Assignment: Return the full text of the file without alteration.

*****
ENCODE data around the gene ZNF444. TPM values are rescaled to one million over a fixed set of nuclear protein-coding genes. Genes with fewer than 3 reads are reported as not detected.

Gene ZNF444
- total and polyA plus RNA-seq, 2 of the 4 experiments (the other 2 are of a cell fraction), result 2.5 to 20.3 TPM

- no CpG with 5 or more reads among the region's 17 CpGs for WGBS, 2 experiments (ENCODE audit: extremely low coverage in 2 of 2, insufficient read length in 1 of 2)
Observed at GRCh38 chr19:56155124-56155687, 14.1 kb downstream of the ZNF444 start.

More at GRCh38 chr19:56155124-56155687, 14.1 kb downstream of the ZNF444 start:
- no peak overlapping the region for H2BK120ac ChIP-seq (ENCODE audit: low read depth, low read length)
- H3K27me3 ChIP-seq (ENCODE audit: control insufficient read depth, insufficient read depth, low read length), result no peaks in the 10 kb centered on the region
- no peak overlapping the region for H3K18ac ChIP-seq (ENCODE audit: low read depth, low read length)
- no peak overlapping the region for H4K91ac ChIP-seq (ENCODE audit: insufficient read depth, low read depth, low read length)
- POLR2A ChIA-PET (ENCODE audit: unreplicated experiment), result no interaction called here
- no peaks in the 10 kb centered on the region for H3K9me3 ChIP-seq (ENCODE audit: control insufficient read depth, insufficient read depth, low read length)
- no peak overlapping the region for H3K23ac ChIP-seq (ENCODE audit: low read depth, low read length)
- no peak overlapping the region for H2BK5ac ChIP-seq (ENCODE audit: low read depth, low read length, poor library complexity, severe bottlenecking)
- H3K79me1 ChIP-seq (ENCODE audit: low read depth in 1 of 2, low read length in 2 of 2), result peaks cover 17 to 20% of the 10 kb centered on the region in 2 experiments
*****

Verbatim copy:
ENCODE data around the gene ZNF444. TPM values are rescaled to one million over a fixed set of nuclear protein-coding genes. Genes with fewer than 3 reads are reported as not detected.

Gene ZNF444
- total and polyA plus RNA-seq, 2 of the 4 experiments (the other 2 are of a cell fraction), result 2.5 to 20.3 TPM

- no CpG with 5 or more reads among the region's 17 CpGs for WGBS, 2 experiments (ENCODE audit: extremely low coverage in 2 of 2, insufficient read length in 1 of 2)
Observed at GRCh38 chr19:56155124-56155687, 14.1 kb downstream of the ZNF444 start.

More at GRCh38 chr19:56155124-56155687, 14.1 kb downstream of the ZNF444 start:
- no peak overlapping the region for H2BK120ac ChIP-seq (ENCODE audit: low read depth, low read length)
- H3K27me3 ChIP-seq (ENCODE audit: control insufficient read depth, insufficient read depth, low read length), result no peaks in the 10 kb centered on the region
- no peak overlapping the region for H3K18ac ChIP-seq (ENCODE audit: low read depth, low read length)
- no peak overlapping the region for H4K91ac ChIP-seq (ENCODE audit: insufficient read depth, low read depth, low read length)
- POLR2A ChIA-PET (ENCODE audit: unreplicated experiment), result no interaction called here
- no peaks in the 10 kb centered on the region for H3K9me3 ChIP-seq (ENCODE audit: control insufficient read depth, insufficient read depth, low read length)
- no peak overlapping the region for H3K23ac ChIP-seq (ENCODE audit: low read depth, low read length)
- no peak overlapping the region for H2BK5ac ChIP-seq (ENCODE audit: low read depth, low read length, poor library complexity, severe bottlenecking)
- H3K79me1 ChIP-seq (ENCODE audit: low read depth in 1 of 2, low read length in 2 of 2), result peaks cover 17 to 20% of the 10 kb centered on the region in 2 experiments